The Soros Foundation has said it will continue its work in the region and has dismissed suggestions it was suffering from an image problem with the authorities in Central Asia, where three out of four of its country-based foundations have encountered difficulties in their operations.
"I don't really feel it's a public relations problem. I can't really speculate on the nature of an authoritarian regime or its reactions," Laura Silber, senior policy adviser for the Soros Foundation and Open Society Institute (OSI), told IRIN from New York.
Her comments follow a report by a Turkish newspaper that Tajik President Imomali Rahmonov had accused some organisations, and in particular the Soros Foundation, of acting to destroy Tajikistan's unity.
Rahmonov reportedly raised the issue at the Tajikistan Democratic People's Party convention, which was closed to the press, the Istanbul-based Zaman newspaper said. The text of the president's speech was published in Tajikistan's Minbari Khalk newspaper, claiming that the Soros Foundation supported subversive radio stations and newspapers such as Varorud, Odamu Olam and Ruzi Nav. He went on to say, "The aim of these mass circulation media is to destroy the Tajikistan administration," the 30 December Zaman report added.
But according to Silber, the president later denied saying this, describing the report as "recycled".
"That's actually not a subject of concern to us, considering that President Rahmonov himself didn't say what he is being quoted as saying," the Soros Foundation official claimed.
However, given recent events in the region, perhaps more concern is exactly what is needed. Just last month, a branch of the Soros Foundation in Kazakhstan was charged with tax evasion by the authorities.
"It seems that the Kazakh government wants to close down the foundation," Dariusz Zietek, head of the Soros Foundation-Kazakhstan (SFK), told IRIN earlier from the commercial capital, Almaty, describing the event as politically motivated.
According to Kazakh financial officials, a criminal investigation was opened against the US-based foundation funded by billionaire Hungarian-born financier George Soros, after nonpayment of some US $400,000 in back taxes it owned since 2001, plus some $200,000 in penalties.
"As far as Kazakhstan is concerned, we're still holding out hope that the foundation can continue to operate, although there has been a pattern of harassment," Silber conceded.
In Uzbekistan, in April 2004, the Soros Foundation, which aims to promote open societies by shaping government policy and supporting education, media, public health, and human and women's rights, as well as social, legal and economic reform, was forced to close its operations after the Uzbek authorities refused to extend its registration, accusing it of trying to discredit the government's policies.
Such incidents are hardly new for the international foundation, currently active in more than 50 countries worldwide. In 1998, the foundation was forced out of Belarus, allegedly for using funds to finance the Belarusian opposition, the BBC reported.
Why the Soros Foundation might be facing difficulties in Central Asia is difficult to say. Some speculate that the authoritarian governments of the region might be concerned at the possibility of a Georgia-type revolution, a bloodless event in which some believe the Soros Foundation played a role.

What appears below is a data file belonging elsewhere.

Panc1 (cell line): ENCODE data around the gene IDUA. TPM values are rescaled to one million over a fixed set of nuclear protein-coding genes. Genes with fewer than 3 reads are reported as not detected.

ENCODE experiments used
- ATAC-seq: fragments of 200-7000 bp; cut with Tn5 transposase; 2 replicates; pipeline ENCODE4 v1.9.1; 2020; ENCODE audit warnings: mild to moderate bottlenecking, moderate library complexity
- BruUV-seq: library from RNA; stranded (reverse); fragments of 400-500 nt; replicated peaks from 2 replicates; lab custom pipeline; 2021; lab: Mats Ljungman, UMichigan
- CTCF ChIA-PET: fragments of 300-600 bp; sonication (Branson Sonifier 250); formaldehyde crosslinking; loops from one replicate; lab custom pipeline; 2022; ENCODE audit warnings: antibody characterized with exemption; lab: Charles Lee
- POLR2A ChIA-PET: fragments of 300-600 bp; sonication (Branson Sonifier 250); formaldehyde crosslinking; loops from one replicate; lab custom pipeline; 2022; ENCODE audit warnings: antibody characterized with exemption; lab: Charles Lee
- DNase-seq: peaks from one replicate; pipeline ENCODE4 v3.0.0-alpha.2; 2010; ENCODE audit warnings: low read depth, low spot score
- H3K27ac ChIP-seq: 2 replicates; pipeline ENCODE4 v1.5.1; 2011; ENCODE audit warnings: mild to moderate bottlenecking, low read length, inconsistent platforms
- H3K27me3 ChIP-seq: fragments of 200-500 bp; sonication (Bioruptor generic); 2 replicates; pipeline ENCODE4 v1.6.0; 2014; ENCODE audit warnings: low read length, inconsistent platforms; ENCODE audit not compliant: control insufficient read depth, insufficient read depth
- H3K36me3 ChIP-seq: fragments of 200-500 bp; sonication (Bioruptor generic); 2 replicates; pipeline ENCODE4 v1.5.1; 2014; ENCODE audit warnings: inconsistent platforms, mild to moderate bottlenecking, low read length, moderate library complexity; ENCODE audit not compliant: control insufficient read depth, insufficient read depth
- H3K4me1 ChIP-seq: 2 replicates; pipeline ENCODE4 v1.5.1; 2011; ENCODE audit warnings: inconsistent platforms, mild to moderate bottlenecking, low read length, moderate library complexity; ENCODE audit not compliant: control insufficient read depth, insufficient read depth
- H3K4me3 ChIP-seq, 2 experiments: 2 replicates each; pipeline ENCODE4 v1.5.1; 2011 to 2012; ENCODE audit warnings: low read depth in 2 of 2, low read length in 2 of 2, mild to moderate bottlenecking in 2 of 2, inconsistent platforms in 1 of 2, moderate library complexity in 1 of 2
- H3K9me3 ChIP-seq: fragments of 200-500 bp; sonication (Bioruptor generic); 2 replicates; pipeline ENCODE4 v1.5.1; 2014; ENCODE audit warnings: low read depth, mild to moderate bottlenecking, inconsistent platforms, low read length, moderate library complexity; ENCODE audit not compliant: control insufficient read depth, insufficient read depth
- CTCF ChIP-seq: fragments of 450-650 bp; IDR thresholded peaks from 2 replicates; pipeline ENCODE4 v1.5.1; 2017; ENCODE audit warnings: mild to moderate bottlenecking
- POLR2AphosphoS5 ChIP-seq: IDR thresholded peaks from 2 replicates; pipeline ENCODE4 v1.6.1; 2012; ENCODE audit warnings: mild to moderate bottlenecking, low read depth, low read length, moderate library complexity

Following independence and the collapse of the Soviet Union in 1991, the five Central Asian states of Kazakhstan, Kyrgyzstan, Turkmenistan, Uzbekistan and Tajikistan have been ruled by five autocratic leaders - none of whom have demonstrated any real desire to relinquish any control, making any real progress in the area of human rights, civil society and democratic reform next to impossible.
But Silber adamantly denied any political agenda, stressing instead the foundation's desire to improve the welfare of the people in region. "The Soros Foundation is not funding any political or partisan activity. The foundations are not involved in pursuing any partisan or political activity," she claimed.
Each foundation in a country had a different set of priorities, determined by a board of eminent figures from that particular country, she explained, emphasising: "It's not something that we direct the foundations from New York."
"In Kazakhstan, they [the foundation] are working with the government, but also with civil society groups on helping to promote - for lack of a better word for it - international standards, for civil society, for looking at good governance, and to help make Kazakhstan into a more democratic state," Silber said.
Meanwhile, the call for real political change in the region cannot be denied. Just last month, a Kazakh opposition delegation travelled to Ukraine to study the methods used by supporters of opposition candidate Viktor Yushchenko.
According to a member of the delegation, Tolen Tokhtasynov, the ideas of both Georgia's Rose Revolution and the Ukrainian protest movement were finding fertile ground in Kazakhstan ahead of its 2007 presidential election, a Radio Free Europe Report said.
[For more information on the Soros Foundation see: www.soros.org]